Mexico to increase minimum wage by 16%

President López Obrador's administration, business sector, and the workers have agreed on a new wage policy

Mexico to increase minimum wage by 16%
Minimum wage will increase in Mexico - Photo: Jose Luis Gonzalez/REUTERS
English 18/12/2018 13:13 Newsroom & Agencies Mexico City Alberto Morales, Astrid Rivera, Sheky Espejo, Sharay Angulo, Michael O'Boyle Actualizada 13:13
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President Andrés Manuel López Obrador's administration, business sector, and the workers have agreed on a new wage policy, which proposed a 16% salary increase, starting on January 1, 2019.

Therefore, the minimum wage will go from MXN $80.36 to MXN $102.6 and MXN $176.7 in the northern border.

The 16.2% increase is the highest one in the last 23 years.

“For many years the minimum wage has lost its purchasing power. Some say it has lost 70% of its purchasing power over the last 30 years,” said López Obrador.

“We’re never going to have wage (increases) below inflation,” he pledged at an event with the wage commission, made up of government, business and labor representatives.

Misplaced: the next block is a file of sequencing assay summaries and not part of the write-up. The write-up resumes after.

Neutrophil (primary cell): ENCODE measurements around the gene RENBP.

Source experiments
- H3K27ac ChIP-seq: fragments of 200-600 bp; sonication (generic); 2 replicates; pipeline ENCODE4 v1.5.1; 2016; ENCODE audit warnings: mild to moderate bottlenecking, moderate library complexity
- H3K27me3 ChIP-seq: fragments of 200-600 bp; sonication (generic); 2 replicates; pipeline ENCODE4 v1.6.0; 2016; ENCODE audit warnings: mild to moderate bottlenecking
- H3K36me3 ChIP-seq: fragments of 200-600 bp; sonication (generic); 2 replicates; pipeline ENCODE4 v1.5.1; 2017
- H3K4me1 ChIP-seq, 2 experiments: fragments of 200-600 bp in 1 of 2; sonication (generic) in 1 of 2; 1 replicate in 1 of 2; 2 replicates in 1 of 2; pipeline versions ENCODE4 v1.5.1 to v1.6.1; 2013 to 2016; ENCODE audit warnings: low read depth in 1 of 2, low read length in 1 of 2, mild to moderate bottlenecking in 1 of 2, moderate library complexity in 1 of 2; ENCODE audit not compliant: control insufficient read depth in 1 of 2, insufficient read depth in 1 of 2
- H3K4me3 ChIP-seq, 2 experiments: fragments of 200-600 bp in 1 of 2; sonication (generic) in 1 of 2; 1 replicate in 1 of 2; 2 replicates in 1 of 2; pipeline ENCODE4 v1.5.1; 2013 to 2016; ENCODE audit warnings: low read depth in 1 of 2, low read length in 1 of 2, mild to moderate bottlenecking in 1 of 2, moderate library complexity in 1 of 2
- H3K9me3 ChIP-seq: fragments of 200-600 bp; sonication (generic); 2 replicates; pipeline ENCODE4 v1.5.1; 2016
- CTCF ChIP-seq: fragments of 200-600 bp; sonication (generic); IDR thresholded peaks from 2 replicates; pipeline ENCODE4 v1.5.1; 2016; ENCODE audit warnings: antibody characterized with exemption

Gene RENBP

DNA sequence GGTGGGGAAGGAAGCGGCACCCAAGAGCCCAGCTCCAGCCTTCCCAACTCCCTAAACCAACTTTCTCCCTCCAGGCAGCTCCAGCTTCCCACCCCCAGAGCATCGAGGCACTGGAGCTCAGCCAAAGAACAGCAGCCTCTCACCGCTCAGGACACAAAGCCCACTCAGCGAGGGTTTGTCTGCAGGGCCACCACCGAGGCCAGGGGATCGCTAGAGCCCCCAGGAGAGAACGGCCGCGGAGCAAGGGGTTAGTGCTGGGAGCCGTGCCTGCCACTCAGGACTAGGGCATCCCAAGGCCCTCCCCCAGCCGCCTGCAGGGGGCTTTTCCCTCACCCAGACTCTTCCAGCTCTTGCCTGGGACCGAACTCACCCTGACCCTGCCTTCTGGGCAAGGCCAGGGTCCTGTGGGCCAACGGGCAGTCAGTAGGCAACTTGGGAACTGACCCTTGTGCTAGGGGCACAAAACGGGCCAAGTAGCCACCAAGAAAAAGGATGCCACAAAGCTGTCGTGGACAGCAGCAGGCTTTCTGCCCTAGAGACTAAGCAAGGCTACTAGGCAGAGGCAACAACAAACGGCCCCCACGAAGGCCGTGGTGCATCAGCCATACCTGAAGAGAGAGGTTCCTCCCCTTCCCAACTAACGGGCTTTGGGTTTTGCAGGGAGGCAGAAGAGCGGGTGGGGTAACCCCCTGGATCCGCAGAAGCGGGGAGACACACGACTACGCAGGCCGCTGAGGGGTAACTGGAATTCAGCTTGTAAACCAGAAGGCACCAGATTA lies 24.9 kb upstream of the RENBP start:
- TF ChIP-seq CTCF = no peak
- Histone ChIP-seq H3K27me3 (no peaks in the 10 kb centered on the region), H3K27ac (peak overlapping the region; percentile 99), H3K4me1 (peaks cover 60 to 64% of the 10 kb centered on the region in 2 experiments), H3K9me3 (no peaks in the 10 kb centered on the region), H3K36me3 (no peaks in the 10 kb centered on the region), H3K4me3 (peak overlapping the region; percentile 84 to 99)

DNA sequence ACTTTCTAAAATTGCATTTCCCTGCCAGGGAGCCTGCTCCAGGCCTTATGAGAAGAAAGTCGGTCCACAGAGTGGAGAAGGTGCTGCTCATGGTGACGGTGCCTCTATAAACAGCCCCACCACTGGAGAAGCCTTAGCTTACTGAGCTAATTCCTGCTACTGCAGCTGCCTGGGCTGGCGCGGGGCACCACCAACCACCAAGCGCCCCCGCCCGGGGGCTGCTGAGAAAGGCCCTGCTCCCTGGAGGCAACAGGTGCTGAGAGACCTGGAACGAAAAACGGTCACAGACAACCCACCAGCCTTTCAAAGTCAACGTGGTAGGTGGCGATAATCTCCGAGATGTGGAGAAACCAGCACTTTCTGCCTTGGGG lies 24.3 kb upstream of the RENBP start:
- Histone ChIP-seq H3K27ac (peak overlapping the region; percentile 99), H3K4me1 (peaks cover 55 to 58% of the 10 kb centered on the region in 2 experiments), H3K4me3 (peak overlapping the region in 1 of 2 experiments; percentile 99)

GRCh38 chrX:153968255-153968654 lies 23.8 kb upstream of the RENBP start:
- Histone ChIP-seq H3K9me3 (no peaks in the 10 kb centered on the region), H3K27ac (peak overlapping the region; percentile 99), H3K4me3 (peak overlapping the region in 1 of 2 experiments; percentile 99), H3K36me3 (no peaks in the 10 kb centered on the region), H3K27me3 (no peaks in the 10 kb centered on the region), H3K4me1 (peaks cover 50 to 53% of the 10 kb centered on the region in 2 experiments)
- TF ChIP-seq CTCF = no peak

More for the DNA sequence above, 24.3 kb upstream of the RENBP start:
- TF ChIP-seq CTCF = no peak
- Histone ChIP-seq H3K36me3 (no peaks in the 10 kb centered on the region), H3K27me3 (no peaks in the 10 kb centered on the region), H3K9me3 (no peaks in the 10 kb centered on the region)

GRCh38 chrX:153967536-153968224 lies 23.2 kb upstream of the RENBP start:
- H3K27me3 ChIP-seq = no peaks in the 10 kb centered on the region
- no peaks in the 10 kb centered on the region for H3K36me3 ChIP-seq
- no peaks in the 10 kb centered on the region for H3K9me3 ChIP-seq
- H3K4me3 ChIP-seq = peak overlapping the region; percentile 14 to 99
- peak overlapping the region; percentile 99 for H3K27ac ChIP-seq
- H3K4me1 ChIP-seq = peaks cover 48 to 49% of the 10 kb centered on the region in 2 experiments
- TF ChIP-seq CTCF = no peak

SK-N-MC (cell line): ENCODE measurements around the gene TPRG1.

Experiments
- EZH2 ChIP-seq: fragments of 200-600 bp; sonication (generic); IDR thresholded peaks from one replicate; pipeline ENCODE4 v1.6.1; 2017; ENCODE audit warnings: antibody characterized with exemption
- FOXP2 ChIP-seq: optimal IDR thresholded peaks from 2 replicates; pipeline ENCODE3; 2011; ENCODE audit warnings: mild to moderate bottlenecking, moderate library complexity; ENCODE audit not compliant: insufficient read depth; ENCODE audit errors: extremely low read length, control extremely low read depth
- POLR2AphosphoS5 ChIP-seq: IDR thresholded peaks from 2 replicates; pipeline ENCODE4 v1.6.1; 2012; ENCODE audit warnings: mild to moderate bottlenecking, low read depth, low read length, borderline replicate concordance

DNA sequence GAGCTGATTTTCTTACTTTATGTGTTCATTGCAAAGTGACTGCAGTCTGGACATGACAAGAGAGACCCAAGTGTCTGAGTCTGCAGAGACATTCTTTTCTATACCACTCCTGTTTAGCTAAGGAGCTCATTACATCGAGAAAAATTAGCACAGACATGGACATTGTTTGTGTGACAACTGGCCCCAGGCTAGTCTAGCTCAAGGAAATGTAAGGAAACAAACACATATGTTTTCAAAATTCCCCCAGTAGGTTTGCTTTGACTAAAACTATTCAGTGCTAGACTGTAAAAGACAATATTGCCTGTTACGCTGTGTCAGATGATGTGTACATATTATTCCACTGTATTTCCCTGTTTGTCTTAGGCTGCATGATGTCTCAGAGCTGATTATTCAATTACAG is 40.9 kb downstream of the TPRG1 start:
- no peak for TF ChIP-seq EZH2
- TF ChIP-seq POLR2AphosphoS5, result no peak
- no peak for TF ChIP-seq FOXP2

During the event, the President praised the agreement reached between all sectors because, he said, it will help the economy and benefit everyone. He thanked the business sector because it was a “key element” to reach this agreement.

“The first proposal to increase the minimum wage was made by the Coparmex. We were asked to sign an agreement during the presidential campaign and the candidates made a deal. Something exceptional, worthy of recognition,” he emphasized.

During his daily press conference, López Obrador said that the salary increase was the result of a conciliation between the workers, companies, and the Bank of Mexico.

The President explained that with this measure consumption will increase because it will improve the workers' income; nevertheless, he said that his administration will always act carefully in regards to wages.

The Labor Minister, María Alcalde, said that the consensus reached between the government, companies, and workers place minimum wage on a progressive and sustainable path towards recovery.

She claimed that for the first time in many years, it's been possible to establish the minimum wage on the same level as the individual well-being line, but this is not enough, the challenge is to go from a minimum wage to a living wage during this presidency.

The Economy Minister, Graciela Márquez Colín, explained that the increase of the minimum wage looks to offer better living conditions for many people who, otherwise, would migrate.

She said that the salary increase in the northern border will be an element that will decisively contribute to the strengthening of the domestic market in the border.


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